TheXtremisT;59918 wrote: They come pasteurised more often than not, just to kill off the bacteria so it can be stored in jars at the supermarket for longer, unlike yoghurt.
This sounds very, very uncommon to me.
I even looked up Sauerkraut on Wikipedia to make sure you are talking about the same stuff as I am.
From this Wikipedia article, I read that Sauerkraut has been fermented by lactic-acid bacteria, giving it its distinctive sour flavour. This fermentation process also makes sure that Sauerkraut can be stored for long times (months) without the need for refridgeration – which once was the primary reason for creating the stuff in the first place.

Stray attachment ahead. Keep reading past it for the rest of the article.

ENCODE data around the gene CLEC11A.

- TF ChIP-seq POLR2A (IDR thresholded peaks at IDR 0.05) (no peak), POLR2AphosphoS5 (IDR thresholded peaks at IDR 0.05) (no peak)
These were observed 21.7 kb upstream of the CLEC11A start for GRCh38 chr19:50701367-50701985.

This ability to store Sauerkraut for long times means that pasteurization is not necessary. Also, pasteurization may kill most of the bacteria you seem to be looking for.
About boiling Sauerkraut: that’s the way it is traditionally consumed in my country. It is then a main course. You may also use it as a side dish, without it having been heated. Even then, of course, pasteurization is not needed.
Note that Sauerkraut was used as one of the main foods during winter and early spring by most of the population during the middle ages, and by travelling salesmen and armies alike during the entire year – without any pasteurization. For the same reason yoghurt is never pasteurized, Sauerkraut needs no pasteurization either.